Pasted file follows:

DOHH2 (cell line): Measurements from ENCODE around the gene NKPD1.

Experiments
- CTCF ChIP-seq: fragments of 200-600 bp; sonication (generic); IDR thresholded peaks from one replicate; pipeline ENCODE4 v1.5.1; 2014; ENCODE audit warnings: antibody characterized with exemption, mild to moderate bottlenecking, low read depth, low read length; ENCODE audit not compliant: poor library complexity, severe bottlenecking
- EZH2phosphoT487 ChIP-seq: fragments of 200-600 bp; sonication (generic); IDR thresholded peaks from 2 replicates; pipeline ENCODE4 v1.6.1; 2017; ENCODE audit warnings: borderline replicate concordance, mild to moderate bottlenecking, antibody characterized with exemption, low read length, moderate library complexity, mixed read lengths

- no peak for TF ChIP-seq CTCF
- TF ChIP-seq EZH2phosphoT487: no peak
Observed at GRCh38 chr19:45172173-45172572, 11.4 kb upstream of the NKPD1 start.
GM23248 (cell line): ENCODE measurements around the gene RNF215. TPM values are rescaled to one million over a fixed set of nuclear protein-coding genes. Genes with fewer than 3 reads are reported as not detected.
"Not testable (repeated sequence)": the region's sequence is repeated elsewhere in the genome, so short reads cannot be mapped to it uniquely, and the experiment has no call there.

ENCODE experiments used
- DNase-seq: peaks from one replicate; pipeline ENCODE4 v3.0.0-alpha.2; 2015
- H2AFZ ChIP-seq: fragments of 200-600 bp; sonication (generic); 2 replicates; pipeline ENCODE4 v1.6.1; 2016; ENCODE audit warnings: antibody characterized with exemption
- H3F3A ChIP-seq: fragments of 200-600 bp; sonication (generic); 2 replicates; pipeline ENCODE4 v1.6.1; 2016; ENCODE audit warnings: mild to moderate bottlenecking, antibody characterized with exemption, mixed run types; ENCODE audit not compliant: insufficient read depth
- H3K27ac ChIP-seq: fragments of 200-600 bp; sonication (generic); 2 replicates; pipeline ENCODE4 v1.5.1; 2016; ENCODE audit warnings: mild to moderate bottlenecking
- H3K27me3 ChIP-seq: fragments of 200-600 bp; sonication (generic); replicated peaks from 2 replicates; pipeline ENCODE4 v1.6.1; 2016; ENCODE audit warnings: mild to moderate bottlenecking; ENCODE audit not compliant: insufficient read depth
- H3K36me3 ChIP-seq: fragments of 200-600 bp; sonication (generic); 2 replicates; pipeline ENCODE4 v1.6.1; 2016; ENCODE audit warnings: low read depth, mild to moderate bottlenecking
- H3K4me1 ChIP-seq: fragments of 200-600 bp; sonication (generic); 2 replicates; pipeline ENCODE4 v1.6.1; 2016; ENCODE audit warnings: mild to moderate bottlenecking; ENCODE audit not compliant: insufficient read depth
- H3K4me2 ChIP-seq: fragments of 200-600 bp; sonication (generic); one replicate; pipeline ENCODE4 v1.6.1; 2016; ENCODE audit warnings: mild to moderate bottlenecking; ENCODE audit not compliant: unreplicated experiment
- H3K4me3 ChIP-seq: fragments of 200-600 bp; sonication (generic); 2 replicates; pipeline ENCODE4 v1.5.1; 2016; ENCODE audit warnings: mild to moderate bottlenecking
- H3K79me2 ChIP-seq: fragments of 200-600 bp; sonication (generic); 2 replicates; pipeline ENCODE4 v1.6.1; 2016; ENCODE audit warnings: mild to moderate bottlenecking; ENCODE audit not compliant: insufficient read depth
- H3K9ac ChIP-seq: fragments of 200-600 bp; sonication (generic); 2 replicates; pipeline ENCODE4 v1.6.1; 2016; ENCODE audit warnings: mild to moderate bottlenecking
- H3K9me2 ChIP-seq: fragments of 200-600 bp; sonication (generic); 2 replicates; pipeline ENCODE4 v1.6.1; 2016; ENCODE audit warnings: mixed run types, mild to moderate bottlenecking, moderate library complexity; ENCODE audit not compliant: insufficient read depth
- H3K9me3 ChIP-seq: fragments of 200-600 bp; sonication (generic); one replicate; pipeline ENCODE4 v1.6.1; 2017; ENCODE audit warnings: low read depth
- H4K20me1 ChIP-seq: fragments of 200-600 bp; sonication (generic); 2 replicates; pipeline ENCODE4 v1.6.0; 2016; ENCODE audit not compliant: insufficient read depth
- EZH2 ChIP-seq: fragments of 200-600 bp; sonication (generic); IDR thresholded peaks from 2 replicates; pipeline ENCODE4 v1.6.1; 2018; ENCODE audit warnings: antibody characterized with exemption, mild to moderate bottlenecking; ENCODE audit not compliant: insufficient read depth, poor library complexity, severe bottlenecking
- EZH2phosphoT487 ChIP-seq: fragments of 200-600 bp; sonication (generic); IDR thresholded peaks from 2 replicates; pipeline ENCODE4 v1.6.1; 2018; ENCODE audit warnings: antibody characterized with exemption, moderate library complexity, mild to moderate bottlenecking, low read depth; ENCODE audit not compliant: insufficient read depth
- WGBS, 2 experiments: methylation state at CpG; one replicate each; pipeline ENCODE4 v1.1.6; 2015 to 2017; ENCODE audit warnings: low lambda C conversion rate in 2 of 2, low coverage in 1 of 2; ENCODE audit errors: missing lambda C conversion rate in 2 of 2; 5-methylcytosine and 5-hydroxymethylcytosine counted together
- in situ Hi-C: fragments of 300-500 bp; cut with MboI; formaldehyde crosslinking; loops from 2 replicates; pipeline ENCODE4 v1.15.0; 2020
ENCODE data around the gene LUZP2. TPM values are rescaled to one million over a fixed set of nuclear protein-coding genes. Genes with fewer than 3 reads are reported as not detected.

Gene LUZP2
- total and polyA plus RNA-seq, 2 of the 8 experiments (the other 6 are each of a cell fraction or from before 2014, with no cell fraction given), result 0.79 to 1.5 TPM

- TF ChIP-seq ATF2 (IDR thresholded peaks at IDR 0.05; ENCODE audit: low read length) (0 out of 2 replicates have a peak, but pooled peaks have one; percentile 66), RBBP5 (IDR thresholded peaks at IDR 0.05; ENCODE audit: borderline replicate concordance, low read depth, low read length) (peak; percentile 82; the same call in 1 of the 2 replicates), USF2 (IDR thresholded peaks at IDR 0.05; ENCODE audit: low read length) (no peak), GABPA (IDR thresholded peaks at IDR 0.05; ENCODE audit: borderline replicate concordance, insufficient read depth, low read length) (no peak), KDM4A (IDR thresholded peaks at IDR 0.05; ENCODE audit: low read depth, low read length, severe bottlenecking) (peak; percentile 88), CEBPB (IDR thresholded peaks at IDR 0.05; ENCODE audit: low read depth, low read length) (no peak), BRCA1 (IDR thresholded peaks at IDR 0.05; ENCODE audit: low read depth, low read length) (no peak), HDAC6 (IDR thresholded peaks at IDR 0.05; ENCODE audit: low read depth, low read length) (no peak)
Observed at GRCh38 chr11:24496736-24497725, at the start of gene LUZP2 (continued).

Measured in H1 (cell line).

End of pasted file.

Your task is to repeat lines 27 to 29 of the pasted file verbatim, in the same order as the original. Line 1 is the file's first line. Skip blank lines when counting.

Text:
- WGBS, 2 experiments: methylation state at CpG; one replicate each; pipeline ENCODE4 v1.1.6; 2015 to 2017; ENCODE audit warnings: low lambda C conversion rate in 2 of 2, low coverage in 1 of 2; ENCODE audit errors: missing lambda C conversion rate in 2 of 2; 5-methylcytosine and 5-hydroxymethylcytosine counted together
- in situ Hi-C: fragments of 300-500 bp; cut with MboI; formaldehyde crosslinking; loops from 2 replicates; pipeline ENCODE4 v1.15.0; 2020
ENCODE data around the gene LUZP2. TPM values are rescaled to one million over a fixed set of nuclear protein-coding genes. Genes with fewer than 3 reads are reported as not detected.